β-Thalassemia intermedia and major are characterized by ineffective erythropoiesis (IE), requiring sporadic or chronic blood transfusions, respectively. Some of the major consequences of IE are extra-medullary hematopoiesis (EMH), splenomegaly and systemic iron overload mediated by transfusion therapy and down-regulation of hepcidin. Using mouse models of β-thalassemia intermedia (th3/+) and major (th3/th3), and human specimens we investigated IE in this disorder. Th3/+ and th3/th3 erythroid cells were analyzed with respect to rates of apoptosis and degrees of cell proliferation and differentiation. We found that there was both a relative and absolute expansion of the immature erythroid progenitor cell fraction in thalassemic mice compared to cells in the final stages of differentiation. Further investigation of the thalassemic erythroid cells in vivo and in vitro indicated that a larger number of the thalassemic cells are associated with the phosphorylated form of the Jak2 protein kinase than in normal mice. In fact, their proliferation was prevented by TG101209, a Jak2 inhibitor. Similar compounds are currently utilized or being considered for use in the treatment of myeloproliferative diseases such as polycythemia vera. In order to assess the potential of Jak2 inhibitors in limiting IE in β-thalassemia, we administered TG101209 to th3/+ mice. We found that both 10 and 18 days of treatment were sufficient to dramatically reduce the spleen size and the percentage of immature erythroid progenitors therein compared with administration of a placebo. However, these changes were associated with decreasing hemoglobin levels (

). We speculated that this problem could be overcome by administration of blood transfusions during treatment, an extension of current management in thalassemia as noted above. To test this hypothesis, we administered TG101209 to th3/th3 mice in conjunction with regular blood transfusions. Administration of TG101209 to transfused th3/+ mice is in progress. Our preliminary data on th3/th3 mice indicates that simultaneous administration of TG101209 and transfused blood not only reverses splenomegaly, but also results in higher Hb levels (N ≥ 3). The increased hemoglobin levels observed, compared to those in mice treated with transfusion therapy alone, suggest that the use of Jak2 inhibitors may reduce the amount of blood per transfusion and/or the rate of transfusion required in thalassemia. Since the increased iron absorption in thalassemic mice is a direct consequence of IE, treatment with TG101209 could also be beneficial in ameliorating this process. According to several observations, suppression of erythropoiesis should lead to increased Hamp1 expression in the presence of iron overload. Therefore, under conditions of Jak2 inhibition, Hamp1 transcription is expected to increase. To test this hypothesis we are currently analyzing organ iron levels and the expression of iron-related genes in drug-treated mice. In conclusion, although our study does not exclude a role for apoptosis in the IE of β-thalassemia, we have demonstrated that increased cell proliferation and limited cell differentiation play a significant role in this process. Moreover, we show for the first time that a Jak2 inhibitor is effective in decreasing the spleen size of thalassemic mice. This could represent a completely new approach to the treatment of splenomegaly in β-thalassemia patients, perhaps coupled with blood transfusion. That administration of a Jak2 inhibitor reverses splenomegaly and also ameliorates the degree of iron overload could provide an opportunity to gain new insight into the dynamic processes of iron absorption and erythropoiesis in this pathological condition.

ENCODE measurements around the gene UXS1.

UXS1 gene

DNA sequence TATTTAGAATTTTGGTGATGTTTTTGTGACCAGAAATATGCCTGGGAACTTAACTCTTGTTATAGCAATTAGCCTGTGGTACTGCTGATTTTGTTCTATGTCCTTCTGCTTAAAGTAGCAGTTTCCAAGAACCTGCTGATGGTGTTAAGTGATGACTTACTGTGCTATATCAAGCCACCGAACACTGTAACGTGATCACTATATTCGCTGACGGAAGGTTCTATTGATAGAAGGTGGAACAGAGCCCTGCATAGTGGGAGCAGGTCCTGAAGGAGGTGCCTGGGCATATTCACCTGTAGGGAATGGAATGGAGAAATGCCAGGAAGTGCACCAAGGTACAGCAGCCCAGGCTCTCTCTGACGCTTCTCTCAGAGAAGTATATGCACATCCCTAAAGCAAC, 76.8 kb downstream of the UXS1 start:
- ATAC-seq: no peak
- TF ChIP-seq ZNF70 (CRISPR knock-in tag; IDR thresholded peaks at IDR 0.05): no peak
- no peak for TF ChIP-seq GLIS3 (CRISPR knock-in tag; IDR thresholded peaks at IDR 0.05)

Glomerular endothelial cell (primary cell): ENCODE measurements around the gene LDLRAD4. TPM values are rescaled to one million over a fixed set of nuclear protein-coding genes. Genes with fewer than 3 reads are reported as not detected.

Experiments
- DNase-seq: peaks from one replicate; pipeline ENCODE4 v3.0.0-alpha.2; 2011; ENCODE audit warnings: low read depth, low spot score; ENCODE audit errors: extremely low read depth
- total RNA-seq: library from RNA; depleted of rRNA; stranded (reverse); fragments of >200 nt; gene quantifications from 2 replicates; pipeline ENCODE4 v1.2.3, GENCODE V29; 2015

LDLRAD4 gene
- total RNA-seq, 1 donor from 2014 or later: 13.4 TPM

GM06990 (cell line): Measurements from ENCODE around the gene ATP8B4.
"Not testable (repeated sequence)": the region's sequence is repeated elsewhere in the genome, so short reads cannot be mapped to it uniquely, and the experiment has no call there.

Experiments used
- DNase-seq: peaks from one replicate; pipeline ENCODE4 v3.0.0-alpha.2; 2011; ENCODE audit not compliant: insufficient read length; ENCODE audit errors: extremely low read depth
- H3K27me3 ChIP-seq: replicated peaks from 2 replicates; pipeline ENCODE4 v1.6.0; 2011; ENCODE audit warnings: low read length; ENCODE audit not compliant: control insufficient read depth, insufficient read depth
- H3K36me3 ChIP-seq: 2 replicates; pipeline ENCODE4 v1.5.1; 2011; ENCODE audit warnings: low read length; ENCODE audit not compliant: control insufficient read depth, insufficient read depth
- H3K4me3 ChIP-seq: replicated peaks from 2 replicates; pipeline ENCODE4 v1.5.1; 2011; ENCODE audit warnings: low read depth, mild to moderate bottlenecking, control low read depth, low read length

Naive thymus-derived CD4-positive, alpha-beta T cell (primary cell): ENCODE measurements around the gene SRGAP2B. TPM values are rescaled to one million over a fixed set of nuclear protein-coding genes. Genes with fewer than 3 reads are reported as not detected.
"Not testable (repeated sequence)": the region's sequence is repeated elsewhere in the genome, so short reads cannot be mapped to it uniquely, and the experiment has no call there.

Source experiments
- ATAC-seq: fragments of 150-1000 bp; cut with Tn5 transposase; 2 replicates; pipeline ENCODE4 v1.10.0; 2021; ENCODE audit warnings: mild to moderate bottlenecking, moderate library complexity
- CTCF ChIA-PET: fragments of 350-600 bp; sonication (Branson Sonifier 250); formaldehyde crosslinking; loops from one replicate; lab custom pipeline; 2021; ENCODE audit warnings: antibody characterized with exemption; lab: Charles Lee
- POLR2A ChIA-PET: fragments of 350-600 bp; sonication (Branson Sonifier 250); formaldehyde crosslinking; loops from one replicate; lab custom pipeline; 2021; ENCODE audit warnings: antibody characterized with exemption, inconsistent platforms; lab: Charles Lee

Disclosures: No relevant conflicts of interest to declare.

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